He calls it his album of personal growth. Out of the bosom of Alaclair Ensemble, the rapper Eman escapes in solo and comes out of the experience with the satisfaction of having added strings to his bow.
“The importance of doing it by myself,” says the artist from Quebec when asked about what motivates him to give his name to a musical project.
1036, which refers to the address of the avenue Cartier, which was once the apartment of Claude Bégin and the headquarters of anything that has gravity around Alaclair Ensemble, follows the EP, Home, released last year.
“It’s been a long time that I have been producing beats, he explains, but it was on a computer quickly. I’m not really a guy who has done the mix, I’m not a sound engineer. At times, I could mix a bit by accident. However, this year, it seems that it was important for me to learn it, to know how to make a song from A to Z all alone at home and that it is listenable after.”
A to Z? Not quite. His friend, Claude Bégin, he was still given a hand to finalize everything. “I’m not there yet, but I approach quietly.”
Musically, Eman explore as much of the rap of yesteryear (percussion 20 west, with Lary Kidd, Maybe Watson and The incredible Seif) that the new contemporary trends of the genre (the simple Diamond, with Sarahmée).
For the texts, it is left to be carried by the wind. “I am very spontaneous. As with Alaclair, I start with a sentence and it’s moving all alone.”
It gives some jewelry, in particular Pressure, where it prides itself on being at the forefront of the rap and lack of space for storing Felix.
“It’s a rap motivational” laughs Eman, noting, ” it is necessary to take the second degree.
It is not wrong. The guy sitting with the representative of the Newspaper on a park bench at 32 degrees Celsius, full sun, and who has searched for a good location for a photo along the Saint-Charles, does not relieve an ounce of pretension.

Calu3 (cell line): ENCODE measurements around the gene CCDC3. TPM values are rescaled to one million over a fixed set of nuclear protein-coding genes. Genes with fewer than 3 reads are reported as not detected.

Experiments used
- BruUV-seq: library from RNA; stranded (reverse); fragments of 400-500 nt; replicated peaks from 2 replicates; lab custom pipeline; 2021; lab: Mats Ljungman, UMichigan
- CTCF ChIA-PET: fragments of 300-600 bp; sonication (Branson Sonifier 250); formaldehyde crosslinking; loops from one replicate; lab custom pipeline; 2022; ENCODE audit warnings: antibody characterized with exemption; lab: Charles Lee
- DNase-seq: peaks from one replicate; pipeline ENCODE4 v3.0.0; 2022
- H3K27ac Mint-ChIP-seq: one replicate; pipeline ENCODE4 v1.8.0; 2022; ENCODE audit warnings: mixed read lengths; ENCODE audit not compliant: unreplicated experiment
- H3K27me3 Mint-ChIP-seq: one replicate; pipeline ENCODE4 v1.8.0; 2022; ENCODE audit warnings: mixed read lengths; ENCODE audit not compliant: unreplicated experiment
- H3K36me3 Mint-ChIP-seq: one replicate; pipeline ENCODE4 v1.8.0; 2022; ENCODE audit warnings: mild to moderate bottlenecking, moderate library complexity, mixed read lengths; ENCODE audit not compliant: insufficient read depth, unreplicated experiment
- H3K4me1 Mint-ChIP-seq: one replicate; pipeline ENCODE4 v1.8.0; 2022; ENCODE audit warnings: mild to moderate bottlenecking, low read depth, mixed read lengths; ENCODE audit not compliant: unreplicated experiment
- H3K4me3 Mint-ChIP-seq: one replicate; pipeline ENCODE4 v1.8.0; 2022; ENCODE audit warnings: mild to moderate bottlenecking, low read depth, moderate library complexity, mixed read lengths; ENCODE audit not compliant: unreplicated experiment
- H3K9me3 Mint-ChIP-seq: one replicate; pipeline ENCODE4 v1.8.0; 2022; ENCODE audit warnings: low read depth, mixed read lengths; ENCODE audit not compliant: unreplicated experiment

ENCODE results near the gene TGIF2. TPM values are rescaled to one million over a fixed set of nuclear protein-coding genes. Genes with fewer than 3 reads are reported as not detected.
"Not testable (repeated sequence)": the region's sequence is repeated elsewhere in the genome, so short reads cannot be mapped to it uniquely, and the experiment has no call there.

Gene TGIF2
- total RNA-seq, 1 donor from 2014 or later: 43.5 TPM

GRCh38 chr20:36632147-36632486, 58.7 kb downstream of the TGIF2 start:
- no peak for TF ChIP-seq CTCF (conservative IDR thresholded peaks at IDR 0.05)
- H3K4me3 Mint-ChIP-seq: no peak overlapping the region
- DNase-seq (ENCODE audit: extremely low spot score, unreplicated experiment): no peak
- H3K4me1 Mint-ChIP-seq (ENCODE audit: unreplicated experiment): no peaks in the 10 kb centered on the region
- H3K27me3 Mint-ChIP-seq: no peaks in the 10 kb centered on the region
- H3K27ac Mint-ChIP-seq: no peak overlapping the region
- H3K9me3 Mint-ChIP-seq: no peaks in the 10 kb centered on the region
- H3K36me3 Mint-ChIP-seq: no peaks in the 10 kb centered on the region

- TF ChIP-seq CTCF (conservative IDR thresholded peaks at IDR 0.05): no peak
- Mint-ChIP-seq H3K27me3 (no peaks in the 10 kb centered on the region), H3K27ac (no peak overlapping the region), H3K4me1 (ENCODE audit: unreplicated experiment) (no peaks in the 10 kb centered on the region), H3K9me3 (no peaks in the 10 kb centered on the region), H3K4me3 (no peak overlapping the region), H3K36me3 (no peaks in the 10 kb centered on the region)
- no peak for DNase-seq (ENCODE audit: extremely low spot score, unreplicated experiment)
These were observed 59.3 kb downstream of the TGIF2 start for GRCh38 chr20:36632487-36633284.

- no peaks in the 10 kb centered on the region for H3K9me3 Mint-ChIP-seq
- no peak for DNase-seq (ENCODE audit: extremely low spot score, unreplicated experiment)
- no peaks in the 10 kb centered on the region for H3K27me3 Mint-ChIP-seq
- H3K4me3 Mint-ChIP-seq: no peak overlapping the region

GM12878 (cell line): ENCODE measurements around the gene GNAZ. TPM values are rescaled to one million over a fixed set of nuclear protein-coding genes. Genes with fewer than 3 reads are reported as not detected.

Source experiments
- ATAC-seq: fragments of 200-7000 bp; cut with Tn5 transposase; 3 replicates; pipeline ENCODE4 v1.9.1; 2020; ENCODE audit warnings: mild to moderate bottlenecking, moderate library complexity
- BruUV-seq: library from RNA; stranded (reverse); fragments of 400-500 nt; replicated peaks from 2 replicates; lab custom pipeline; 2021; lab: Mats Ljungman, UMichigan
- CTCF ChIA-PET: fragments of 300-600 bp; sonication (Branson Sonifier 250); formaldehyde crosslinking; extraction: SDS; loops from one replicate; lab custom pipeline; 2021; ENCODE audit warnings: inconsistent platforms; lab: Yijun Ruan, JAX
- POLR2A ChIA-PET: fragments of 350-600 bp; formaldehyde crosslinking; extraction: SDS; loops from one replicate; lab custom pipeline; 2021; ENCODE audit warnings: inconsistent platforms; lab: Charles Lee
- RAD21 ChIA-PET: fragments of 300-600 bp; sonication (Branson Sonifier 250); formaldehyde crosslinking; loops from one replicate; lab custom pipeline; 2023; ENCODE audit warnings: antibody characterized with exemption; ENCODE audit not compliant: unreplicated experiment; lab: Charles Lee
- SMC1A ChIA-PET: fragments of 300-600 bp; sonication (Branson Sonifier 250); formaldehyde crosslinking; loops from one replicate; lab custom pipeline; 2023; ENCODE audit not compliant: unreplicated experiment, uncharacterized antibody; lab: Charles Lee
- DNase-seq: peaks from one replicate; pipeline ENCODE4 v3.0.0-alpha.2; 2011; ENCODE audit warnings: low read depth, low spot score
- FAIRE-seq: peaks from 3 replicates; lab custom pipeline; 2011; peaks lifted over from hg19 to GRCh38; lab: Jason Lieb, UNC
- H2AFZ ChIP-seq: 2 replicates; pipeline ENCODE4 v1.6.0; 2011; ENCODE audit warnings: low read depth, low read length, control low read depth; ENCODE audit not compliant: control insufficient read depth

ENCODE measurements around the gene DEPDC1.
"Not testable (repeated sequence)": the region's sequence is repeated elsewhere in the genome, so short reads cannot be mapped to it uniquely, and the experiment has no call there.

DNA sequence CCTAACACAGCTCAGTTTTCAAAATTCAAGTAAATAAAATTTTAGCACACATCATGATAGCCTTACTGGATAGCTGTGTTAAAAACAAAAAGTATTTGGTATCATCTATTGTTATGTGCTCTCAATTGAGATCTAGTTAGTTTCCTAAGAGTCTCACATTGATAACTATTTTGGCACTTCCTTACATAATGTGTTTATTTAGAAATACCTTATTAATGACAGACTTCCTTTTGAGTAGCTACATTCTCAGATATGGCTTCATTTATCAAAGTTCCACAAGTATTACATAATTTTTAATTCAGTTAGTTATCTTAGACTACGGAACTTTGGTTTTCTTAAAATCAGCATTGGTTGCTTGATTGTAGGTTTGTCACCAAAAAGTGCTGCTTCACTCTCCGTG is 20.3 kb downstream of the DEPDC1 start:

“It’s like making a power move to the hockey or basketball,” says the rapper. You don’t need to use it to count the goal, but you do it to impress the gallery. This is clearly a character and you do it just for fun. The fans and other rappers are also like this.”
A tribute to Dede
As is also the custom in rap, references to popular culture abound in 1036. It goes from uncle Scrooge mcduck to Gargamel passing by Dédé Fortin, who Eman borrows a few lines of Tamp you where on the song Yeah.
A nod to “a poet extraordinary,” he says, admitting that he was not a fan of Roommates. “But it was so everywhere that to me it represents an era. In their message, there was a multiculturalism interesting.”
“After that, I just came out of the same,” says Eman referring to her spontaneous creativity. “This is my little tribute to them.”
- Words and music : Eman
- Production : Eman, Relaxation, and Claude Bégin
- Label : Disc 7th Heaven